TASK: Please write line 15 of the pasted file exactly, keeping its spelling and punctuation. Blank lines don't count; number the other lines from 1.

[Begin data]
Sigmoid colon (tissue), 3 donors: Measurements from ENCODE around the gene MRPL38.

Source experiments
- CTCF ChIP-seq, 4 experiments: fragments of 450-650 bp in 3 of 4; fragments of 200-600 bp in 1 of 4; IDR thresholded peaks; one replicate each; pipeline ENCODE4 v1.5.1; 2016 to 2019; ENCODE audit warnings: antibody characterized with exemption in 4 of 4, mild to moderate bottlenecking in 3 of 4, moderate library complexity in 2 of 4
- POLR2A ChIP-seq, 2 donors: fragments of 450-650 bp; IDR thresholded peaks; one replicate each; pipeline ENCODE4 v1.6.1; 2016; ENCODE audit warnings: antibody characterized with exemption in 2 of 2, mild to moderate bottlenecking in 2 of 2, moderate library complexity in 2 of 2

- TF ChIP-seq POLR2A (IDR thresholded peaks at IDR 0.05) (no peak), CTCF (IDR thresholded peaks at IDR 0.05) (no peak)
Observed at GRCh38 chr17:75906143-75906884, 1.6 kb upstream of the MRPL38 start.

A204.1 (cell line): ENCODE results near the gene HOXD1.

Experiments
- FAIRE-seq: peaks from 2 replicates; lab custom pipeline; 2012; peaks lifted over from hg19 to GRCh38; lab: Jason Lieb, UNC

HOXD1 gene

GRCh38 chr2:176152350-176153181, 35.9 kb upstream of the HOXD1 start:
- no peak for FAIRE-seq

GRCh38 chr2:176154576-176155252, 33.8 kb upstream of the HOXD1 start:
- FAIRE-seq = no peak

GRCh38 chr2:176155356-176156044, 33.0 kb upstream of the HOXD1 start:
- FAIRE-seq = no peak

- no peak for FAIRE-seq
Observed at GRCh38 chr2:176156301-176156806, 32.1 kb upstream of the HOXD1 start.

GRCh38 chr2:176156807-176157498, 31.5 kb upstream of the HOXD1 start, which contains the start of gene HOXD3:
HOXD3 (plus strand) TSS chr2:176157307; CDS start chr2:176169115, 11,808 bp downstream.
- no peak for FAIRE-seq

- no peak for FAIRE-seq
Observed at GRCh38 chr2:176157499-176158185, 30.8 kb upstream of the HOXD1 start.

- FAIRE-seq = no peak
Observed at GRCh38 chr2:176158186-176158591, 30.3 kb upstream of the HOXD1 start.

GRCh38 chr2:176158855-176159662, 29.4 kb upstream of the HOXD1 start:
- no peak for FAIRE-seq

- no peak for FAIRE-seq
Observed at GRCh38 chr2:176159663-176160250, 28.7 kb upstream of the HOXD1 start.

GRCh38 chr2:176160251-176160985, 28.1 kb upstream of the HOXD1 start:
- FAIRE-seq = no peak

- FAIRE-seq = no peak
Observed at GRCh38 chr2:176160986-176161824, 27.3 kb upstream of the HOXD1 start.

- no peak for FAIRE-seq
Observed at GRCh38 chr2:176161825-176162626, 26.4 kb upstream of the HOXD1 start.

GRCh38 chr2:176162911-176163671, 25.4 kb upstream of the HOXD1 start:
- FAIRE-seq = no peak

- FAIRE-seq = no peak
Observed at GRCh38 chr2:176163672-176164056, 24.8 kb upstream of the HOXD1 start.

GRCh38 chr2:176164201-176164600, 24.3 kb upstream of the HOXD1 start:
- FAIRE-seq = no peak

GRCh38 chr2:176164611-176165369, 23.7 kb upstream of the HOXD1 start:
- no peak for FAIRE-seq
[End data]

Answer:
GRCh38 chr2:176155356-176156044, 33.0 kb upstream of the HOXD1 start: